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DOL’s Overtime Rule: Second Time’s the Charm?

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Employers….you can stop holding your breath.

The Department of Labor’s (DOL) Notice of Proposed Rulemaking (NPRM) promises to update the employer rules on overtime pay to certain employees.

The FLSA Overtime Mandate

The Fair Labor Standards Act (FLSA) mandates virtually all employers to pay employees time-and-a-half if their work week exceeds 40 hours but provides an exemption for bona fide executive, administrative and professional workers who meet a duties and salary test. Thresholds for these rules were established in 2004.

History of DOL’s Attempt to Update the Rule

The Obama Administration directs the DOL to update the existing rule recognizing the need to keep pace with the rise in worker’s salaries since 2004. The DOL responds issuing a new final rule on May 18, 2016.

The release of the controversial increase to the Fair Labor Standards Act’s (FLSA) overtime salary thresholds, set to go into effect December 1, 2016, was enough to cause employer’s serious concern. A number of states and business associations agree that while an increase is appropriate, the DOL’s proposal is far from modest. They contend that the adjustment eligibility hinges solely on salary level and not on the type of work. The result: significant and unsustainable cost to employers. A federal judge, agreeing with these concerns, granted an injunction on November 22, 2016, halting its implementation.

Subsequently, the DOL opens up the final rule to public commentary mid-2017 gathering information necessary to address the original concerns of the lawsuit and draft a new rule. Synthesizing all the information, the DOL’s fall 2018 announcement expresses the Department’s intent to propose new rules in early 2019.

Attempt to Update the Rule – Take 2

On March 7, the DOL and the Administration post the NPRM sharing the summary of the new provisions. The DOL anticipates that this rule will result in an additional 1.3 million more Americans eligible for overtime.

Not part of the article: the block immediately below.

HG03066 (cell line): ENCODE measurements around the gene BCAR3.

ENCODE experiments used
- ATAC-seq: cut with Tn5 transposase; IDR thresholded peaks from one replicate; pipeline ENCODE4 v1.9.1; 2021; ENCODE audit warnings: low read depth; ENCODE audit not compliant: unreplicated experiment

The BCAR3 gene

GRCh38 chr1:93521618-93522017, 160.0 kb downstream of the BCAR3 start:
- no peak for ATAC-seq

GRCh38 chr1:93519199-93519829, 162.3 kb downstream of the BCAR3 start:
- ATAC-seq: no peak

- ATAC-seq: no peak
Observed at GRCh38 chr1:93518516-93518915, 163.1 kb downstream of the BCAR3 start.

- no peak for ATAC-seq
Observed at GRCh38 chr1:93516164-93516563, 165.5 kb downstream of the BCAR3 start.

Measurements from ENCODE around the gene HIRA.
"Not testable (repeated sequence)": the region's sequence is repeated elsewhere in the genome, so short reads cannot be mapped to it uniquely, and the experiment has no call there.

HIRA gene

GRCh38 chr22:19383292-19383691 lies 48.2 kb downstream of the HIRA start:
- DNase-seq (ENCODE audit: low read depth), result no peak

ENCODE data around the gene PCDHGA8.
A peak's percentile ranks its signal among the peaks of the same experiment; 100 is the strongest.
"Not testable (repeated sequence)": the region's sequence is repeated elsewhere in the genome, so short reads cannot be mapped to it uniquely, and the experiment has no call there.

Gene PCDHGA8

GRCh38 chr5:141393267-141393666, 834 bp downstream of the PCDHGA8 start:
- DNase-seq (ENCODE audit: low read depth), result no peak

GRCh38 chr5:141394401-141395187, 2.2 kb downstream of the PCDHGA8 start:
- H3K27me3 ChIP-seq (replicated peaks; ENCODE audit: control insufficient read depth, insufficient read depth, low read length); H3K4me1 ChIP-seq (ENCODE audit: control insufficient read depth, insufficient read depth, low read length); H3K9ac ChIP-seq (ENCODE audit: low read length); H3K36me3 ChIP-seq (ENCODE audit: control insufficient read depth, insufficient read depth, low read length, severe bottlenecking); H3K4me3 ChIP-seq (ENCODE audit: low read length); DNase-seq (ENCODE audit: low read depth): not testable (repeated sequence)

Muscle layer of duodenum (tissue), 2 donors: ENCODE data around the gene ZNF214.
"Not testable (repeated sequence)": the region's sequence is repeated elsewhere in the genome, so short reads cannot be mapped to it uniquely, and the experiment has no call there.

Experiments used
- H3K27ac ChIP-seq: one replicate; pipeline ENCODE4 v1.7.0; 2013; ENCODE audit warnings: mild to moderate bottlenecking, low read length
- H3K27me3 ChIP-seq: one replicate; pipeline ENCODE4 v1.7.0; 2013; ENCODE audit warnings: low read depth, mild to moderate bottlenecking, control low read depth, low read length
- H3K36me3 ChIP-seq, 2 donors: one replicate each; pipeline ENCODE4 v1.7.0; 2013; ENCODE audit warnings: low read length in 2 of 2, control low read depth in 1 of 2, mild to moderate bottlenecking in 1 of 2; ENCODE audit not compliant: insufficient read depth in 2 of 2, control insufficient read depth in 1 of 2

The chart below shows a comparison of the current rule next to both the 2016 and 2019 proposals.



May 2016 Rule (Vacated)

March 2019 Notice of Proposed Rule

Standard Salary Level • $455 weekly
• $23,660 annually
• $913 weekly
• 40th percentile of full-time salaried workers in the lowest-wage Census region (currently the South)
• $679 weekly
• $35,308 annually
HCE Total Annual Compensation Requirement $100,000 annually • $134,004 annually
• 90th percentile of full-time salaried workers nationally
• $147,414 annually
• 90th percentile of full-time salaried workers nationally
Automatic Adjusting None Every 3 years, maintaining the standard salary level at the 40th percentile of full-time salaried workers in the lowest-wage Census region, and the HCE total annual compensation level at the 90th percentile of full-time salaried workers nationally. Commitment to periodic review with notice and comments periods
Bonuses No provision to count nondiscretionary bonuses and commissions toward the standard salary level Up to 10% of standard salary level can come from non-discretionary bonuses, incentive payments, and commissions, paid at least quarterly. Up to 10% of standard salary level can come from non-discretionary bonuses, incentive payments, and commissions, paid at least quarterly.

Additionally, these new rules will not apply to certain types of work and workers. These are:

  • Police Officers
  • Firefighters
  • Paramedics
  • Nurses
  • Laborers including: non-management production-line employees
  • Non-management employees in maintenance, construction and similar occupations such as carpenters, electricians, mechanics, plumbers, iron workers, craftsmen, operating engineers, longshoremen, and other construction workers

Employer Action

  • Employers need not comply at this time since this is merely a notice and not the actual final rule
  • The NPRM is with the Office of Management and Budget (OMB) for review
  • Once the OMB releases the rule and publishes it in the Federal Register, the public will have 60 days to provide commentary
  • Upon completion of the commentary period, the DOL will review and address all of the comments and issue either a final rule with a future implementation date, an interim rule requesting more information with another period of commentary, or a combination of the two
  • In the interim, employers must still follow existing overtime rules governing minimum wage and overtime pay

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Click here to view the Notice of Proposed Rulemaking: Overtime Update


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